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Prominent senators from both sides of the aisle joined in calling for the resignation of Attorney General Janet Reno over the administration's response to alleged nuclear-weapons spying by China. Robert Torricelli (D) of New Jersey, normally a staunch defender of administration actions, told CBS's "Face the Nation" Sunday President Clinton should have a talk with Reno about "whether it is in the national interest for her to continue." Appearing on the same program, Intelligence Committee chairman Richard Shelby (R) of Alabama said Reno should quit "and take her top lieutenants with her" because of her refusal to approve FBI requests to wiretap suspected spy Wen Ho Lee. The controversy is expected to come to a head today as a House panel makes public its long-delayed report detailing how China stole or otherwise obtained US nuclear technology.

Educators in federally supported schools and colleges may be in violation of the law if they deliberately ignore the sexual harassment of one student by others, the Supreme Court ruled. By a 5-to-4 vote, the justices said educators can be forced to pay the victims in such cases. The ruling reversed a lower court decision in a Georgia case. Without comment, the high court also refused to force the city of Phoenix to accept religious, political, or other noncommercial advertising for display on the outside of public buses. Among other decisions, the justices ruled that police can be sued for allowing TV camera crews or other journalists to accompany them into people's homes to observe arrests or searches.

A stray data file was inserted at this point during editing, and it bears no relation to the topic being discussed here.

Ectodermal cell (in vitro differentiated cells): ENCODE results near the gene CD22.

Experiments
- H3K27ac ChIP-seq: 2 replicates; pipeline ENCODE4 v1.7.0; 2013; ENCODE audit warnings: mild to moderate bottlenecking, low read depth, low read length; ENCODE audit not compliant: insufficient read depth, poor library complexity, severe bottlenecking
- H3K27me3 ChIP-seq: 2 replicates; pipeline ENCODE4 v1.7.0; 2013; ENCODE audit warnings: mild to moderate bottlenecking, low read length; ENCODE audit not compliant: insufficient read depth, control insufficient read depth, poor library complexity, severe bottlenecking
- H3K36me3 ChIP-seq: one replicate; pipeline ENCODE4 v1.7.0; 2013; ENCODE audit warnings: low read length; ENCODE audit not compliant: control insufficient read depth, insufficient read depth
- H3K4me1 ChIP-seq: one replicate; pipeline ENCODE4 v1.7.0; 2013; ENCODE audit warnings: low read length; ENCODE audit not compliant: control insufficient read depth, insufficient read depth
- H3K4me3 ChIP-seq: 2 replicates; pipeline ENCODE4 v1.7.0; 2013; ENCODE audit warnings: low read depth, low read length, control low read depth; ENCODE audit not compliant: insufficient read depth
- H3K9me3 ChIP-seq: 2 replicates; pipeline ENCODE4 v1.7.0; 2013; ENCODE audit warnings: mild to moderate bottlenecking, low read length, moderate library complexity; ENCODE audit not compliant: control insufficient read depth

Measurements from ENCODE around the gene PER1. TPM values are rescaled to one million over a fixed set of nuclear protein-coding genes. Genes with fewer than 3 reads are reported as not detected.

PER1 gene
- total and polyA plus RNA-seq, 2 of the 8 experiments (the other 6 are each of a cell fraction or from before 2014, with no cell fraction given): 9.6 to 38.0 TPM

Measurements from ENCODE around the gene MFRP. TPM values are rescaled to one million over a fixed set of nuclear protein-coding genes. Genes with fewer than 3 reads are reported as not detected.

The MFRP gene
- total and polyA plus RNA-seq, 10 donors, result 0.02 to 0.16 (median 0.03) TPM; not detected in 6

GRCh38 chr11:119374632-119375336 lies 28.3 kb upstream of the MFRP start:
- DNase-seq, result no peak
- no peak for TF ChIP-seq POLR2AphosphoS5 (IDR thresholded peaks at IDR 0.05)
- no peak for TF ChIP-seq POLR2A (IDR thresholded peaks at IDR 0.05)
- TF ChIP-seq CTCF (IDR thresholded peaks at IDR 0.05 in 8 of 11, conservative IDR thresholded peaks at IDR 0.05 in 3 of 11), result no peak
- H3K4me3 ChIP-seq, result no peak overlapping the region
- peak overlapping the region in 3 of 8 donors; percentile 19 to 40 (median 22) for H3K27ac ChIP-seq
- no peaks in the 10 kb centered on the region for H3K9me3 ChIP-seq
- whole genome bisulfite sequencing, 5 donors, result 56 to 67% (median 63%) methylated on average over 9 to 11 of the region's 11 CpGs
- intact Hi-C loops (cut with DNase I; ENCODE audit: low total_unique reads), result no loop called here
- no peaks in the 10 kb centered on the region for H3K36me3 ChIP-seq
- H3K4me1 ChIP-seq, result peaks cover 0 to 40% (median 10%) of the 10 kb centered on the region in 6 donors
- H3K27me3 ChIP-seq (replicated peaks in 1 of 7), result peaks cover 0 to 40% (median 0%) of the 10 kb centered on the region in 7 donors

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Presumed 2000 GOP presidential candidate George W. Bush of Texas picked up a key endorsement from a fellow governor, New York's George Pataki. Pataki, once considered to have his own presidential ambitions, also said he had "no intention" of seeking the Senate seat being vacated by the retiring Daniel Patrick Moynihan (D). He did not, however, rule out backing New York Mayor Rudolph Giuliani (R), with whom he is not close, for the Senate post.

A jury in San Francisco was to begin deliberating whether biotechnology giant Genentech Corp. should pay up to $1.2 billion in penalties for allegedly using a patented DNA molecule in its research without the permission of the University of California. The material disappeared from a university refrigerator on New Year's Eve 1978, and Genentech is accused of using it to develop a popular human growth hormone, Protropin. The company later paid the school $2 million for the DNA. Genentech also recently paid $50 million to settle a federal investigation into its marketing of Protropin.

The World Wrestling Federation was investigating a fatal accident during a sold-out Sunday night program in Kansas City, Mo. Owen Hart of Calgary, Alberta, also known as "Blue Blazer," died in an unscripted fall as he was being lowered by cable into the ring from the ceiling of Kemper Arena. The fall was not seen by a pay-per-view TV audience, although the program was carried live.

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